A new advisory, which is published online and will be appearing in the journal Stroke’s October edition, has been issued addressing the best methods of stroke prevention for AF patients by the American Heart Association/American Stroke Association, which covers newer oral antithrombotic agents meant to prevent strokes for patients who have nonvalvular atrial fibrillation (AF).
This recent update is recommending that patients can use the popular Warfarin and Dabigatran (which are both already used for this purpose) and Apixaban, which is relatively new. The groups do not recommend Multaq.
“This update talks about the addition of several new agents that appear to be as good if not better than Warfarin in terms of preventing embolic stroke and preventing hemorrhage,” said Karen L. Furie, MD, neurologist-in-chief at Rhode Island Hospital, and chair and professor of neurology at Alpert Medical School at Brown University, Providence.
Furie co-chaired the writing committee for the new advisory, along with Larry B. Goldstein, MD, director of the Duke Stroke Center at Duke University Medical Center in Durham, North Carolina.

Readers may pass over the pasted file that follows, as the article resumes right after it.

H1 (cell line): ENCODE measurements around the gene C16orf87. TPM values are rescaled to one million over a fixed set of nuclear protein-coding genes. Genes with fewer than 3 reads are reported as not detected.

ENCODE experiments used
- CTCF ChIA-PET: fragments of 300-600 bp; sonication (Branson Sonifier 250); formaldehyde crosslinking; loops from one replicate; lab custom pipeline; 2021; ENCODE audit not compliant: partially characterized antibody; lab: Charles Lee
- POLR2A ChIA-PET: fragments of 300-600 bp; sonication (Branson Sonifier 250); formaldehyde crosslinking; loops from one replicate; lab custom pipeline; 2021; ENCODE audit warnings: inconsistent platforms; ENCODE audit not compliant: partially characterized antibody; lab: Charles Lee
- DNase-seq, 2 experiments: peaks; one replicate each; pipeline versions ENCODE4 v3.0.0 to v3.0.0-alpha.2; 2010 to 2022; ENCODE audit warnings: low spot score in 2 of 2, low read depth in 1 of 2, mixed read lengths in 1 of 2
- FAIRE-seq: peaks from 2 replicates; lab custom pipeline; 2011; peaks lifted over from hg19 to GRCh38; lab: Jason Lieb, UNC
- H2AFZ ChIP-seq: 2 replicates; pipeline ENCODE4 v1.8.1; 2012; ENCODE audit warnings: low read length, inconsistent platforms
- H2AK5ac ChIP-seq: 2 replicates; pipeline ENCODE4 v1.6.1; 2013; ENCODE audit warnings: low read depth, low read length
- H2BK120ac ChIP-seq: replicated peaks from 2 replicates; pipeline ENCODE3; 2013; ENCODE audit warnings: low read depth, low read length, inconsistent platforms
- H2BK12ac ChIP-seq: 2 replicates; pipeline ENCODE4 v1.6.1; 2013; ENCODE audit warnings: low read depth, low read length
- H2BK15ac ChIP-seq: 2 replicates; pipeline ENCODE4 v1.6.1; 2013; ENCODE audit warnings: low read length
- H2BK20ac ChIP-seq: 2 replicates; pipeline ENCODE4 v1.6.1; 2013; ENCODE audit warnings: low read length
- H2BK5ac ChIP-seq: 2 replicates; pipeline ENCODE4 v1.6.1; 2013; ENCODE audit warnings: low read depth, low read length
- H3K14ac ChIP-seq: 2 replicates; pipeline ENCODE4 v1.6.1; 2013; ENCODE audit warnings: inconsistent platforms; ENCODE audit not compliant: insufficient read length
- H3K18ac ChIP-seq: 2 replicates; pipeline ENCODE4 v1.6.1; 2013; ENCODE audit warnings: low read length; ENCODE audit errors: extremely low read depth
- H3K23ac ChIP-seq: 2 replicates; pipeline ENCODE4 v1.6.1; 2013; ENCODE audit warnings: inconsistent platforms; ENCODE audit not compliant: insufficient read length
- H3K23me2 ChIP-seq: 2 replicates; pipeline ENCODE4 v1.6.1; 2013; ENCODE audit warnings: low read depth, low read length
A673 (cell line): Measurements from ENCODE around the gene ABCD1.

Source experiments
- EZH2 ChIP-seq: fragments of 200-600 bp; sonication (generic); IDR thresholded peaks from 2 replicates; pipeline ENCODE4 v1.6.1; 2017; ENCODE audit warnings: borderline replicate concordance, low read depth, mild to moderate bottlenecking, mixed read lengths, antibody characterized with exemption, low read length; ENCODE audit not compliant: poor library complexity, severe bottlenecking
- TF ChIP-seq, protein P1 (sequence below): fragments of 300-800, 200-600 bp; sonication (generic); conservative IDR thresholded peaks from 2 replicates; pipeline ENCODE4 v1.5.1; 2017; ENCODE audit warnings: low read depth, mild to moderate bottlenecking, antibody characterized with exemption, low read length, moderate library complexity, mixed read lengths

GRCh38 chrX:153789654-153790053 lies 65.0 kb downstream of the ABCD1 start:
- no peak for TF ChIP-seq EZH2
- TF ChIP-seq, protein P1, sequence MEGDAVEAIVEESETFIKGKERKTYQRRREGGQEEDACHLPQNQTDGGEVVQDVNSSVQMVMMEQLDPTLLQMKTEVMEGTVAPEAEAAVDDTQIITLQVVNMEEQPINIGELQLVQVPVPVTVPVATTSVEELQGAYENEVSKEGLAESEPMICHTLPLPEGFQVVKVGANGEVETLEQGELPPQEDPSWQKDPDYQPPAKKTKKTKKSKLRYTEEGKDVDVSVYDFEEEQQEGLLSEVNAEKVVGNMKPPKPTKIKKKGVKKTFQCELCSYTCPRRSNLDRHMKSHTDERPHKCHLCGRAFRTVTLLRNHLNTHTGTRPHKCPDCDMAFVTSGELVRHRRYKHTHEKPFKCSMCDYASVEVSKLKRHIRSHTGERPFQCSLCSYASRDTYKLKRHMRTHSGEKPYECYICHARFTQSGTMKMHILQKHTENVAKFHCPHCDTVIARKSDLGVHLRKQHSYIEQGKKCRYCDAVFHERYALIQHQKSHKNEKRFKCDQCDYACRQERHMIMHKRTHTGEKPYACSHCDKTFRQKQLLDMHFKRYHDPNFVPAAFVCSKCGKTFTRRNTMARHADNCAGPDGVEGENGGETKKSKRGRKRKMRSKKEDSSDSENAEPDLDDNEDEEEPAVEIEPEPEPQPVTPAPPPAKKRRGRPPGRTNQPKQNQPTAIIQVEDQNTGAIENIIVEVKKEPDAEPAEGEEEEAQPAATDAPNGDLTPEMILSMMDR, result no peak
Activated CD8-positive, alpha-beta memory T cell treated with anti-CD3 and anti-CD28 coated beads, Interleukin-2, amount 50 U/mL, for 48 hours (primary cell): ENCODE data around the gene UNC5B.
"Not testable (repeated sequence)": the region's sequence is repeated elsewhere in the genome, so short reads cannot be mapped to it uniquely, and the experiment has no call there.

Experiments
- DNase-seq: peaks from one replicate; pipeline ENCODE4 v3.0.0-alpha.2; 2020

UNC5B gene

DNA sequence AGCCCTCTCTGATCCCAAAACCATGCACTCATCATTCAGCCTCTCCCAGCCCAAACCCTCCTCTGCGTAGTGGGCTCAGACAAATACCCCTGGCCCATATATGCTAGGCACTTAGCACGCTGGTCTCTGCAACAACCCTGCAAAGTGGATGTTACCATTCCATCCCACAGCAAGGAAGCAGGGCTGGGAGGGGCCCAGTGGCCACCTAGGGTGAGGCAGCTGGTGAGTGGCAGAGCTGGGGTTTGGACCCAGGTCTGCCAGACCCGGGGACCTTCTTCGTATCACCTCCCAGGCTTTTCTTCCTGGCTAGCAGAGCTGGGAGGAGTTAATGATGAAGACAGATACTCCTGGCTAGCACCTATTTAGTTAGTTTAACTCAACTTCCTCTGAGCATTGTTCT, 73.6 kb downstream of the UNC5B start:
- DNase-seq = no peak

“They have a better safety profile than Warfarin and are at least as efficacious, and that is a significant improvement in our armamentarium,” Furie told Medscape Medical News. The new agents offer a much simpler approach to management because they do not require regular international normalized ratio (INR) testing, as Warfarin does, and they are dosed once or twice daily, “so it really represents a major advance in trying to prevent stroke,” she notes.
The first drug to be approved as an alternative to Warfarin was Dabigatran (October 2012); Rivaroxaban was approved in November 2011 as an alternate to Warfarin and Apixaban is expected to be approved soon. One drug that was left off the list was Multaq, which is made by Sanofi-Aventis. Multaq is an anticoagulant medication that has been linked to liver failure and worsening of the heart condition, and because of this, the drug is only recommended for use if other medications for AF treatment fails.
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